Using Akismet is as simple as these few lines of code! You have now integrated a spam-fighting service into your site. The service can be used in conjunction with the other forms of spam defense mentioned earlier. Keep in mind that Akismet is a service that grows each time you use it because the functions contribute your spam content to the database. There may be valid messages sometimes identified as spam and vice-versa. As a result, we may want to integrate a little more functionality to deal with potential misidentification.

If a message is wrongly identified as SPAM, then you can notify Akismet, and they will deal with it accordingly. Alternatively, you can mark a comment as SPAM if it happened to fall through the Akismet filter. When implementing the following functionality, make sure that the comment data in the variables is set in the same format as above.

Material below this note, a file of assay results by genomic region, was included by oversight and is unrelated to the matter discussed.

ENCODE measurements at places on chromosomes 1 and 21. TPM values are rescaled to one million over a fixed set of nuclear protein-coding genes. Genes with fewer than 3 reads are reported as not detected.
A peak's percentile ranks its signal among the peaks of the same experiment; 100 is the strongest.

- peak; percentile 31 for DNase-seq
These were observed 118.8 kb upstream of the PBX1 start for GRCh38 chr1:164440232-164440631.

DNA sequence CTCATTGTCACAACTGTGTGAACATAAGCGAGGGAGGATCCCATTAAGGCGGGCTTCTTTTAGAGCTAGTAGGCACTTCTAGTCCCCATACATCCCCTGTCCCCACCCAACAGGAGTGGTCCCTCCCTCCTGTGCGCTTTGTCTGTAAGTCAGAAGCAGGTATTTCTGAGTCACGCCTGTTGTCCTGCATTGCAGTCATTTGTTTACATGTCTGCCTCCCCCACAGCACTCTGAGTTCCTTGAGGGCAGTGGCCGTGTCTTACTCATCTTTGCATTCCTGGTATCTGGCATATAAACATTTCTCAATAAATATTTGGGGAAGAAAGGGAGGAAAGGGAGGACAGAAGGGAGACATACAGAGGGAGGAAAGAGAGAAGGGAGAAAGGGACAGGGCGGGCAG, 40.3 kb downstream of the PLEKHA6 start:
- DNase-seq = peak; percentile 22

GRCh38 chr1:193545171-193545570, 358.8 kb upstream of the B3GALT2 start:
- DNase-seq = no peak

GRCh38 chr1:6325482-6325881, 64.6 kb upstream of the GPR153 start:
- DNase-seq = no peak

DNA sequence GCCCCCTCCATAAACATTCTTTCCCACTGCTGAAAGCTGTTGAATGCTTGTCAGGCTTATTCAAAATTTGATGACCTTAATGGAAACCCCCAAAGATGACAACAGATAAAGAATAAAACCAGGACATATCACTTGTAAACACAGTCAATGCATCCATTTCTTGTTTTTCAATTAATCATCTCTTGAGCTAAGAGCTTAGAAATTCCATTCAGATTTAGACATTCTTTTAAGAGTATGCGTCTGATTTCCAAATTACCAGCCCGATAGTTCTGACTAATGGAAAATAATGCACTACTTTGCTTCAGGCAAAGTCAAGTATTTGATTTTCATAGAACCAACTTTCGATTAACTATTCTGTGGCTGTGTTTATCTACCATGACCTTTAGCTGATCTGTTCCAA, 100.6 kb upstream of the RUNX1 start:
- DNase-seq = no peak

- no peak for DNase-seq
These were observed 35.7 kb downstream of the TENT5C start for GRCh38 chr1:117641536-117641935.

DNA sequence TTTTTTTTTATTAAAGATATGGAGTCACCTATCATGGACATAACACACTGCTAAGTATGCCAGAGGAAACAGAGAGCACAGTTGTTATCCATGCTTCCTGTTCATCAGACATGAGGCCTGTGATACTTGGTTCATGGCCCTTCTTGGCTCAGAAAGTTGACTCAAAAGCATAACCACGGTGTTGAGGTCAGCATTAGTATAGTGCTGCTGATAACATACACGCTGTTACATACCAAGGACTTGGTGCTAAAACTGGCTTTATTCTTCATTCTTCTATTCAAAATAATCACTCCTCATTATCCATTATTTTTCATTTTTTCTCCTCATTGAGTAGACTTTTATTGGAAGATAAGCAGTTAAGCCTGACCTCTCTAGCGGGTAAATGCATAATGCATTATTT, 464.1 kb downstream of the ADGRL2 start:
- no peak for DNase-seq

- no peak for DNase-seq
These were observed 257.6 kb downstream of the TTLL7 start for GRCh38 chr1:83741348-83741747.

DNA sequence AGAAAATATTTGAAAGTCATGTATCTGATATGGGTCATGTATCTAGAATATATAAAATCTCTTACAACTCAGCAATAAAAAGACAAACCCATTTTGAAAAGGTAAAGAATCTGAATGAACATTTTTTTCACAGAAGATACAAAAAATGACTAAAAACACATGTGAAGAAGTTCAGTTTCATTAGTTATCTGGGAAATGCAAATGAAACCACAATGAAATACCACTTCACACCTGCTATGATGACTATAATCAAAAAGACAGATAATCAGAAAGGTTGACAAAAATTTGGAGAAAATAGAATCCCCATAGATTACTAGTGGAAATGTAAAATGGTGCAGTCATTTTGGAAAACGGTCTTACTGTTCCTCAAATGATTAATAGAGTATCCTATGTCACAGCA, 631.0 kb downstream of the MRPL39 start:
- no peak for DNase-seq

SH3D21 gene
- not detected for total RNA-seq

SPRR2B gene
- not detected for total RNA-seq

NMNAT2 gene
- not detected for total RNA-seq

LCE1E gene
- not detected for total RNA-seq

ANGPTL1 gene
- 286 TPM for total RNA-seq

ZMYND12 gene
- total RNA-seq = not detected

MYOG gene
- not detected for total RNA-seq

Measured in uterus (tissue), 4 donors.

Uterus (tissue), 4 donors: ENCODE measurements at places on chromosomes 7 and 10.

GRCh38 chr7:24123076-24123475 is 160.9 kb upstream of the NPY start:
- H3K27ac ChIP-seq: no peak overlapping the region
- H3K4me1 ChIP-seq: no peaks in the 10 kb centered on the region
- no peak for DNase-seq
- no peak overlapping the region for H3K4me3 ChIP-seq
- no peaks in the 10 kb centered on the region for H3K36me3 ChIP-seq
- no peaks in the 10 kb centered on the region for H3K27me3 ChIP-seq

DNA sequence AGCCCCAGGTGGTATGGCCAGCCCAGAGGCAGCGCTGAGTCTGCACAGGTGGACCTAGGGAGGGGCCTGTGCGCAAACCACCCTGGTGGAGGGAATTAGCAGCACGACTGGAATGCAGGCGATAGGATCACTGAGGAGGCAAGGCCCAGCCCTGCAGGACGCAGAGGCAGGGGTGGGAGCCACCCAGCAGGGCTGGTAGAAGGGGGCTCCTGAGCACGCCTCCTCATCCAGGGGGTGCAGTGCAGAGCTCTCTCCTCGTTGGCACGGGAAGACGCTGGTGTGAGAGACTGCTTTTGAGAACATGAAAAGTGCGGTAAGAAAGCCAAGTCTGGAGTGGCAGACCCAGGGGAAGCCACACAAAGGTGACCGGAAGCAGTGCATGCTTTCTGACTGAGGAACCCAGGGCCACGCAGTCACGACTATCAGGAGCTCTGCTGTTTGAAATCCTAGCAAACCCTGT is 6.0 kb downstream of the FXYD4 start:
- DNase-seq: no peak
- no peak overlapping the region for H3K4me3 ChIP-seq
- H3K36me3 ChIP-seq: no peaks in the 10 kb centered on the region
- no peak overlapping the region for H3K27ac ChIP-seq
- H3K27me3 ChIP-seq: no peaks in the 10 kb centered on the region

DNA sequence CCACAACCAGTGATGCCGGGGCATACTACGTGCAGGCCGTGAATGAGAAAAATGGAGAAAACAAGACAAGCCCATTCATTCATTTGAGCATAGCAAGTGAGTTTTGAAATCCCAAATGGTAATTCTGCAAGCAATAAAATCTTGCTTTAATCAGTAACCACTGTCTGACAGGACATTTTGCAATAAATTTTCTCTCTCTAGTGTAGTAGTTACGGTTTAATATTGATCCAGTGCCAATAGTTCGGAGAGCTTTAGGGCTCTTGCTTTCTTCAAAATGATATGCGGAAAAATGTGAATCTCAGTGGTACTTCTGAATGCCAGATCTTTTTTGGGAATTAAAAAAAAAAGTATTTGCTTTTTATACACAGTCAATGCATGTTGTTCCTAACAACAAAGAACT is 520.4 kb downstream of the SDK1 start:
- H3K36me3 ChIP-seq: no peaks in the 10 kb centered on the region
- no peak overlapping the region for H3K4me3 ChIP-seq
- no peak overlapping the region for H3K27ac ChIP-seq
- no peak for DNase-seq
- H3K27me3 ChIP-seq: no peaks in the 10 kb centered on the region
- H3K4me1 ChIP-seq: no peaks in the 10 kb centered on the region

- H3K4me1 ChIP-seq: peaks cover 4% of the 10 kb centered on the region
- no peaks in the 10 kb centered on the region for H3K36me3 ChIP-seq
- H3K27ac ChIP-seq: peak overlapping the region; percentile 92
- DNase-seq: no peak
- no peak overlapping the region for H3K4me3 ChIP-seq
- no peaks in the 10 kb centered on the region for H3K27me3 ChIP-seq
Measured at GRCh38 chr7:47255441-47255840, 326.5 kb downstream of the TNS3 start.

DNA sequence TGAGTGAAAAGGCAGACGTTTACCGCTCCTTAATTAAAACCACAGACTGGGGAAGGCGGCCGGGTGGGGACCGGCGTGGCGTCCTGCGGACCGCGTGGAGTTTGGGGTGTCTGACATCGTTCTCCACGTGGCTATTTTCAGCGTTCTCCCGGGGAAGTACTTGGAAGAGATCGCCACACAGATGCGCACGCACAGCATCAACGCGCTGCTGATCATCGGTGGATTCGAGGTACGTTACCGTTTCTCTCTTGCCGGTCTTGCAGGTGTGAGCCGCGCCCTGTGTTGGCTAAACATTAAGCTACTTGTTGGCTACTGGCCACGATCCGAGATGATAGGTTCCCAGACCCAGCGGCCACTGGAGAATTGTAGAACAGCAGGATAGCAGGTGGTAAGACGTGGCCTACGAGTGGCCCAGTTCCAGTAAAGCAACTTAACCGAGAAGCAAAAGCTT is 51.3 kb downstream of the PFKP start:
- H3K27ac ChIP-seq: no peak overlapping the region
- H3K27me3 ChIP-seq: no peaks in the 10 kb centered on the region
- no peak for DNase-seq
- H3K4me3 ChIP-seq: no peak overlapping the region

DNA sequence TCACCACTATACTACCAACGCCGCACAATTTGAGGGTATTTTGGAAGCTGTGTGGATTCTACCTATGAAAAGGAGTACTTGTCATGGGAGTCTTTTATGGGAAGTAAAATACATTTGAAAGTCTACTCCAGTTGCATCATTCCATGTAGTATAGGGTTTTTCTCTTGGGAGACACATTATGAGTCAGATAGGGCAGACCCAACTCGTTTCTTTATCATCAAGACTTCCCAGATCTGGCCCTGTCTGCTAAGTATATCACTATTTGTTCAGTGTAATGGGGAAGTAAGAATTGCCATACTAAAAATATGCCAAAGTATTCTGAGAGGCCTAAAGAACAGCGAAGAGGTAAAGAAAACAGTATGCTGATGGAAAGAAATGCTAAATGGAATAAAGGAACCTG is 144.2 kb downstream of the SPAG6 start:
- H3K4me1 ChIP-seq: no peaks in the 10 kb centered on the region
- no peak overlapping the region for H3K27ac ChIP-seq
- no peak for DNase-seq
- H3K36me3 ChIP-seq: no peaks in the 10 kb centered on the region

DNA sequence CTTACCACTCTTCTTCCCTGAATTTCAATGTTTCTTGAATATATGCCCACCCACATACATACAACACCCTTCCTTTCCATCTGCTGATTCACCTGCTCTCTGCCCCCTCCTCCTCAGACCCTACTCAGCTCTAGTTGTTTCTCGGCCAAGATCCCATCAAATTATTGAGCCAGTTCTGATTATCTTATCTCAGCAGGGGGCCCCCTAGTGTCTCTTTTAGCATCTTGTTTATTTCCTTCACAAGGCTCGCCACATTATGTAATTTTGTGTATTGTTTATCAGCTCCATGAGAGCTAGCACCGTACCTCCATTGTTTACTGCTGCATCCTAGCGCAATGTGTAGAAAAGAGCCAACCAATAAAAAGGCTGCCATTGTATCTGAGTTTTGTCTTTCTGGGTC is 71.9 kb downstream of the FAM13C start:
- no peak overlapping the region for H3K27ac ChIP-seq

The function

can be used to notify the service that the comment they reported as spam is actually ok.

While the function

can be used to notify the service that a comment that was approved actually is a piece of spam.

Other Libraries

PHP5 isn't for everyone. Akismet libraries have also been created in a slew of other languages. Below are a few of the most popular:

All of these can be easily integrated into your projects in much the same way as described above.

Popular implementations

Don't feel the need to roll your own software but still want to take use of Akismet? Many solutions already exist for blog, CMS, or forum software:


I hope that this guide will serve as an introduction into some alternative forms of spam combat. A site without SPAM not only appears more professional to users, but is also much easier to manage for administrators and moderators.